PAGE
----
Thembi Mtshali, a young Zulu girl, was born into poverty in rural South Africa. Her grandmother showed her how to make a doll from clay, and when she was done playing with it, to return it to the land. This circle of life image transcends time as a powerful instruction to future generations — take what you need and restore it to the earth for others to use.
Iranian architect Nader Khalili designed emergency shelters out of sandbags. These disaster-resistant structures called SuperAdobes are formed by coiling sandbags into giant beehives and stabilizing them with barbed wire. Although they can be a permanent housing solution, they can go back to the earth, too.
The Canadian province of Ontario included a regulation in the Resource Recovery and Circular Economy Act 2016 which requires tire producers or automotive dealers to recover unusable tires so that Ontarians don’t burn them or send them to landfills. This mandate was created as part of the provincial-wide system to fight climate change. In January 2018, proponents of this act called for a 90% recovery of all components and higher value recycling outcomes such as turning the end-of-life tire into rubberized asphalt roads. With some concerted effort, the stakeholders in the system will create jobs, reduce waste, and achieve the target.
In each example, the cycle of creation and destruction has a lower environmental impact than many alternatives. A children’s doll can be returned to the earth and leave no trace. The sustainable construction uses mostly local resources and can house millions in temporary structures. Ontario can become a global leader in higher value recycling for a circular economy.
Native American ecologist Chief Seattle said, “Take only memories, leave nothing but footprints,” in 1854. Around the 1990s global standards began to emerge encouraging people to rethink production and elevate the practice of sustainable fishing, forestry, architecture and so on. Michael Braungart and William McDonough’s wrote Cradle to Cradle: Remaking the Way We Make Things in 2002. They created a framework to evaluate production activities at all phases from raw material extraction, production, and distribution, use and refuse. They suggest that all the things that we design should come from the earth without impact, and return it safely when it is no longer needed as compost, or provide the path to reuse the raw materials.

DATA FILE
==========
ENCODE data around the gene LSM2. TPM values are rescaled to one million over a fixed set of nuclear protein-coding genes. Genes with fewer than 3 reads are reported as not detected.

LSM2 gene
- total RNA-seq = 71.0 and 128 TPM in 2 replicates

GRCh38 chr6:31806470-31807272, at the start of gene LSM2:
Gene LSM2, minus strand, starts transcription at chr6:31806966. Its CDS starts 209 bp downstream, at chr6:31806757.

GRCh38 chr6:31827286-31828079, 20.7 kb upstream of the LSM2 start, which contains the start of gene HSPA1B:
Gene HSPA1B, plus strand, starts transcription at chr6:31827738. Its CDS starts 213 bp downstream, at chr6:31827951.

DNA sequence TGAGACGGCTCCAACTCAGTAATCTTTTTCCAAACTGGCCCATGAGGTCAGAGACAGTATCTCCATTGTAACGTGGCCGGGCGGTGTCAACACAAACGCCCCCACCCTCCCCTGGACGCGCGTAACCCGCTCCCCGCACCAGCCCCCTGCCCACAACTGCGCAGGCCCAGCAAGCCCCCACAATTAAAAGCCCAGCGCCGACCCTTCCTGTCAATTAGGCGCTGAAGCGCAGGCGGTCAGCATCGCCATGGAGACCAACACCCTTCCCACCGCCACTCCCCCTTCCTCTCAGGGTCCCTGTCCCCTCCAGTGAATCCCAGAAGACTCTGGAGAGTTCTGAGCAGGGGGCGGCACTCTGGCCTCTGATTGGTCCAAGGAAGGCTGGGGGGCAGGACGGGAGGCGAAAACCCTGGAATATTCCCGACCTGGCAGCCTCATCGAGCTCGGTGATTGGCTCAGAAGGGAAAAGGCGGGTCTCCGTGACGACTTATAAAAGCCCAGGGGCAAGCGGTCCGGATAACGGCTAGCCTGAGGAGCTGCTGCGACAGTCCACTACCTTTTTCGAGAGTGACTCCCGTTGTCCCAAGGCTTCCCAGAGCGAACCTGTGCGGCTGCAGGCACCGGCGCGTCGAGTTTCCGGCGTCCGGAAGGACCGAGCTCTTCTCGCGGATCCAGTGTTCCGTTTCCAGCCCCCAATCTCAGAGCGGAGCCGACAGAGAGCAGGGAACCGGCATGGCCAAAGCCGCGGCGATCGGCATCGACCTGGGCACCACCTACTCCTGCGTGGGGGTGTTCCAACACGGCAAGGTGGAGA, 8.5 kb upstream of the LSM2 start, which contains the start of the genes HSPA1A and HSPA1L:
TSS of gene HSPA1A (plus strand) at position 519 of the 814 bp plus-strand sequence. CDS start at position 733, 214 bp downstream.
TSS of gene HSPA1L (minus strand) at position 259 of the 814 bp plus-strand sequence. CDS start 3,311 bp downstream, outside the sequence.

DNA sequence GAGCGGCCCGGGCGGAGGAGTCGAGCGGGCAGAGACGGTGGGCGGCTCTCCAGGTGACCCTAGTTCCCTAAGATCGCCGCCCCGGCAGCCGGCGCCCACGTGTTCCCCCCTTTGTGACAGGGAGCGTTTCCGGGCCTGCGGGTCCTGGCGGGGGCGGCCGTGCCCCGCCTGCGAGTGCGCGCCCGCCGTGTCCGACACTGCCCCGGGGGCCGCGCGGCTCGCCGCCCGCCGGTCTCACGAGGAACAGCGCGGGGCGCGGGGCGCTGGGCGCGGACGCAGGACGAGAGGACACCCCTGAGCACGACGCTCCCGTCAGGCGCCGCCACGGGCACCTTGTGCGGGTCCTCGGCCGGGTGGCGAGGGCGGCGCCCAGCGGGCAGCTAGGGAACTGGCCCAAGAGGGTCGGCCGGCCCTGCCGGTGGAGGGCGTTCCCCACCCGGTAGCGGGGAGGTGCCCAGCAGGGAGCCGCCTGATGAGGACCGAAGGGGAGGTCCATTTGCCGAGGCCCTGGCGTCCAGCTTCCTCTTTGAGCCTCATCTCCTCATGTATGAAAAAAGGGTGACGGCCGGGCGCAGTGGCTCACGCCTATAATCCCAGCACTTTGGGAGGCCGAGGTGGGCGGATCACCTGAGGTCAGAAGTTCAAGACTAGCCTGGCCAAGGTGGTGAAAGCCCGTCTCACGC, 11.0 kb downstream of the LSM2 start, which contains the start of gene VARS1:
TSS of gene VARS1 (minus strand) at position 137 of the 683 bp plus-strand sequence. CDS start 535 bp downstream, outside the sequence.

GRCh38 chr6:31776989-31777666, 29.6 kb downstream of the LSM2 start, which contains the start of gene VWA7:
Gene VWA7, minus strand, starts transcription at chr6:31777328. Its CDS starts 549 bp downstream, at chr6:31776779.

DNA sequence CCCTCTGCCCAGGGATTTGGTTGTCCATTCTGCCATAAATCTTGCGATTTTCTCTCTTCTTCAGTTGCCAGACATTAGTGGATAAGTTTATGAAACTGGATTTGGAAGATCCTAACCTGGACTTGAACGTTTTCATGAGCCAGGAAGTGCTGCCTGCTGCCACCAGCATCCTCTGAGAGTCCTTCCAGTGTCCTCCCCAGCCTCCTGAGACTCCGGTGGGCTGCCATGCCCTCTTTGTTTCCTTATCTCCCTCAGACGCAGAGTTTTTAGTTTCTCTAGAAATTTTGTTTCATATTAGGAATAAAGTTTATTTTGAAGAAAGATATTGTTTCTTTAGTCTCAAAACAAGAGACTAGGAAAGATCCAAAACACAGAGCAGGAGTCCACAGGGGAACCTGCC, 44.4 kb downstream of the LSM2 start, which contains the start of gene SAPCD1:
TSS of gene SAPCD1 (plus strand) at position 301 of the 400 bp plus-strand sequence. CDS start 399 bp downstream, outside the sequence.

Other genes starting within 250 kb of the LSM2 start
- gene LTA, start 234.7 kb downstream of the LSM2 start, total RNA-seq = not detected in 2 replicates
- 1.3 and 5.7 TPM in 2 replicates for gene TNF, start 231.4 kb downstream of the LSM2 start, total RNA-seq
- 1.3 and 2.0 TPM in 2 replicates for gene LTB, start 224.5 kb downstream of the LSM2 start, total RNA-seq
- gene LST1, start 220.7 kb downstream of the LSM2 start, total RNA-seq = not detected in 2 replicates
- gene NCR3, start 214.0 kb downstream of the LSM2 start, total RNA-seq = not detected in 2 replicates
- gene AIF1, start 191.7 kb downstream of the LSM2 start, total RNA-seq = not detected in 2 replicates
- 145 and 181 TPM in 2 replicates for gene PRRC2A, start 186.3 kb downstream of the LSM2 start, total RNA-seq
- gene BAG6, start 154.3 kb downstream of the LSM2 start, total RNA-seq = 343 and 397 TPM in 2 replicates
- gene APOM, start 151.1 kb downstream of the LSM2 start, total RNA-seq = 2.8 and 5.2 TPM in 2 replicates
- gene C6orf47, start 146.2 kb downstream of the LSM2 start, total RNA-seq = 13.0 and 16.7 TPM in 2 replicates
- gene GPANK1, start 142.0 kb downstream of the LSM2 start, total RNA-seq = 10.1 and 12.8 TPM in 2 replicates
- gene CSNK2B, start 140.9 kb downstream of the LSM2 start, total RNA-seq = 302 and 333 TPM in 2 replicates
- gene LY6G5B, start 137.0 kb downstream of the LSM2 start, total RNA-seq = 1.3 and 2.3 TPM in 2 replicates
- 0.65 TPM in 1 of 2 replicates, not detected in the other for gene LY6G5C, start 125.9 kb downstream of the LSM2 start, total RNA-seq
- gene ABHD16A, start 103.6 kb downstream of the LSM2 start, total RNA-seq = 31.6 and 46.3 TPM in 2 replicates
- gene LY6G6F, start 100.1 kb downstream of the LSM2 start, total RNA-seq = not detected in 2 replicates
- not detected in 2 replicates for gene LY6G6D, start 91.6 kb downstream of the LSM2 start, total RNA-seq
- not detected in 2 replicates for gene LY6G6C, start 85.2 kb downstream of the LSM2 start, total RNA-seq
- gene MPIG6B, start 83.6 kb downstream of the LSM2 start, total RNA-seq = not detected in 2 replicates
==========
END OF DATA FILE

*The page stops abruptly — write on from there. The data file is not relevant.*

We see attempts at a cradle-to-cradle design, or C2C, a trend in clothing manufacturing, buildings, and sewage. Although today this framework is 16 years old, it’s in its infancy. Critics point out that a production cycle will always be impacted by energy use, transportation and speed to market, which may always prevent a product from obtaining a perfect Life Cycle Assessment score. There could be a more conscious effort to consider how humans use Earth’s resources today and leave positive options for future generations. While we make an effort conserve en masse, we need to be reminded of the scientific Law of Conservation of Mass. This law describes a system of energy and matter that does not increase or decrease over time. A perfect circular economy would do the same where we extract the maximum value of each component at the end of each service life.
If we are to live within our planetary boundaries we need to nurture a well thought out system in which we decrease man-made junk and increase our natural healing agents. How might our production methods differ if we design technology using the right kind of matter and energy for the needs of the 12 billion humans who could be living on planet Earth by 2050?
©Maggie Greyson 2018